The ghost of Lady Di

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I should have been moved to tears. Instead, I burst out laughing.

The sixth and final season of The Crown (Netflix) addresses the death of Lady Di, which I remember like it was yesterday, even though it happened on August 31, 1997.

It should have been moving, dramatic, sensitive.

Instead, the series shows… the ghost of Lady Di, nonchalantly interacting with the Queen and Prince Charles!

Ridiculous! All that was missing was a sheet with two holes in place of the eyes!

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What a disappointment! Not only are we resorting to this stupid process of bringing the dead back to life, but the dialogues between Lady Di’s ghost and her ex-husband and ex-mother-in-law are completely insane!

Peter Morgan, the creator of the series, even imagined that the ghost of Dodi Al-Fayed (Diana’s lover, who also died in Paris in 1997) appears to her father, Mohamed Al-Fayed.

Oh my godas they say at Buckingham Palace!

Dodi appears in front of his father to reproach him for being a bad father. Diana appears in front of Charles to tell him how handsome he was when he went to see her at the morgue. And Diana appears before Queen Elizabeth to tell her it’s time for her to listen to her people.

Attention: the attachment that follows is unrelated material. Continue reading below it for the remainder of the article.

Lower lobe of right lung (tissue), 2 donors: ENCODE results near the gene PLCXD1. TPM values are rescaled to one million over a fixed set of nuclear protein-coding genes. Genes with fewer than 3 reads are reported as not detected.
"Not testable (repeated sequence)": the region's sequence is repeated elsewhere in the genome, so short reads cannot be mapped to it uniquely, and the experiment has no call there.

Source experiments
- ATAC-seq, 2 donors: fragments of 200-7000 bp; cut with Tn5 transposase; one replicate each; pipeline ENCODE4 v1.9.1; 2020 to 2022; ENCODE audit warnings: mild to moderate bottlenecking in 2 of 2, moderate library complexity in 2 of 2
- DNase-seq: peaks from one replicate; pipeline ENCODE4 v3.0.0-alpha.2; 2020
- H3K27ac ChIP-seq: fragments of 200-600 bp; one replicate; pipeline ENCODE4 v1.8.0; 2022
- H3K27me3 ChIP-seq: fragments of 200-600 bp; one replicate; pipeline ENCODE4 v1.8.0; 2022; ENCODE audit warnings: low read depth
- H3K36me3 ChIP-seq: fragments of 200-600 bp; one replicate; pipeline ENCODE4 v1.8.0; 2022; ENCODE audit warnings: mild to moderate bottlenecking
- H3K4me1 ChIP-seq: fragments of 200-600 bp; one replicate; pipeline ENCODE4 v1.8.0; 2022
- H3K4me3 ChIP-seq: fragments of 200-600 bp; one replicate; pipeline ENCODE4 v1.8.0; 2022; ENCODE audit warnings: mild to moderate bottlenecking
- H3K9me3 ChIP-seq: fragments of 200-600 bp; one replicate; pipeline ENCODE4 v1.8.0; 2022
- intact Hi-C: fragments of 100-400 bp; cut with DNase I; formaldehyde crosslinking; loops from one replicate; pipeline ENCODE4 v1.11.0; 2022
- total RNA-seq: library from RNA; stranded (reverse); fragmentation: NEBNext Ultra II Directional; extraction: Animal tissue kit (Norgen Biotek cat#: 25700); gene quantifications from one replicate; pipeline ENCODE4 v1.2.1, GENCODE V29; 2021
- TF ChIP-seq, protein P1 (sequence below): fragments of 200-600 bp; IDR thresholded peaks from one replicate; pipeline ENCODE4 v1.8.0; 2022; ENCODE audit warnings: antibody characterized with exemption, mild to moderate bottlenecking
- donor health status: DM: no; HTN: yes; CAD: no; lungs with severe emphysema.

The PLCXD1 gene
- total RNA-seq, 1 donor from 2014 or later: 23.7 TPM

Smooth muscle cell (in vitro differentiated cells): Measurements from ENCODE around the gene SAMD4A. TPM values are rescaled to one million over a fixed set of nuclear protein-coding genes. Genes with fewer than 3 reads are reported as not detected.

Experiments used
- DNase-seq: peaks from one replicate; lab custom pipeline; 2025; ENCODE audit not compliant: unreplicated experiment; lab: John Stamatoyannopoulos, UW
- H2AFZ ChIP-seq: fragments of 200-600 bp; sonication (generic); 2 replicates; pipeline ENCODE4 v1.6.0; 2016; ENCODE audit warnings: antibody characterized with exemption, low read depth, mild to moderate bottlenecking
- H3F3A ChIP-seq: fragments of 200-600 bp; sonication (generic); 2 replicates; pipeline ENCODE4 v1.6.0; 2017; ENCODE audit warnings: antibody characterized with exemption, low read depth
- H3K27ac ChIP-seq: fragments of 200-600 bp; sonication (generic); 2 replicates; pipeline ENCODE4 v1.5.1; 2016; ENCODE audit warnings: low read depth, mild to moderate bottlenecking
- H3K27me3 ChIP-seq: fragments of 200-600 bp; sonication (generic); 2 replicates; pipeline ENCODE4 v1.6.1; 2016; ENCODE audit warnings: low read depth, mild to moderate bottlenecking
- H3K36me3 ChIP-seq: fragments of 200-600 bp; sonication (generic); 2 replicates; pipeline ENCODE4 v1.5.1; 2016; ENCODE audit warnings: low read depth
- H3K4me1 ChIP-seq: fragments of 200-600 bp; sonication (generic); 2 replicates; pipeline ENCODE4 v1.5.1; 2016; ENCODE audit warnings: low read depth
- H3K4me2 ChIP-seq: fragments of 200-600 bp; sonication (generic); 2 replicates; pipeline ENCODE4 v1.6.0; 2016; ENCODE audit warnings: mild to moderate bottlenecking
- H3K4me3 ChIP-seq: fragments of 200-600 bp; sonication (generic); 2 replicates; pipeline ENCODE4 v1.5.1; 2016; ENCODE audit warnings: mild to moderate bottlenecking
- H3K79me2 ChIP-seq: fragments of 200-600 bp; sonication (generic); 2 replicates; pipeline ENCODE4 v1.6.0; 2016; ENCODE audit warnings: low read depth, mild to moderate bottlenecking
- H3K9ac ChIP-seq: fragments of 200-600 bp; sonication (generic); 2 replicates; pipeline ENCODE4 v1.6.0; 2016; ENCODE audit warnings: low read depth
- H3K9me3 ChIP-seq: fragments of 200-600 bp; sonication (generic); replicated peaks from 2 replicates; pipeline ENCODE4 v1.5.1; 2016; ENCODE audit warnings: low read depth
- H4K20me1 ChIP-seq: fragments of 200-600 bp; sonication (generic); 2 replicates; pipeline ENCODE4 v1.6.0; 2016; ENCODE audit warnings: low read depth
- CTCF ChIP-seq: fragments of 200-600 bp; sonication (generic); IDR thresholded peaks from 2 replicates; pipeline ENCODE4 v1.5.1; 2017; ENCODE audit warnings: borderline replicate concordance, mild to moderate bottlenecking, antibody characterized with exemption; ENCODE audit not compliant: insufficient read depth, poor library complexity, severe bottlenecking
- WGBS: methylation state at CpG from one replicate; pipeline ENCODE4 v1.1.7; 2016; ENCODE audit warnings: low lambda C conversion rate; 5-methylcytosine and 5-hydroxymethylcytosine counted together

But what are these stupid dialogues?

I’ve always hated it when a dead character reappears in movies or TV series. It’s always struck me as a lazy narrative process, for uninspired screenwriters.

Photo taken from Netflix website

But when applied to very real public figures, the process is even more grotesque!

Faced with the outcry raised by his use of “ghosts”, Peter Morgan had to justify himself in an interview. “It was a way of showing that he continues to live brightly in the minds of those who remain. Diana was unique and that is what inspired me to find a unique way to represent her. It deserved special narrative treatment.” Ah, for being special, it is special.

But then why did he give the same “narrative treatment” to Dodi Al-Fayed?

Speaking of Dodi, why did the author make up dialogues between him and Lady Di on the fateful evening, implying that he had proposed to her?

Although, according to the British police investigation, “there is no indication that the Princess of Wales intended to be engaged to or marry Dodi Al-Fayed.”


In the series, Dodi Al-Fayed’s father complains that “nobody talks” about his son’s death. And he asks: “Why do they hate me? Is it the fate of the Arabs to always be hated by the West?

First of all, it is false to say that no one talked about Dodi’s death. Second, it’s not because she was Arab that the spotlight was on Lady Di! That’s because the princess was the most famous and loved person on the planet!

Even if Dodi had been named John Smith, his death would have been overshadowed by the death of the “people’s princess”.

Maybe Lady Di’s ghost should visit us again to clear things up.

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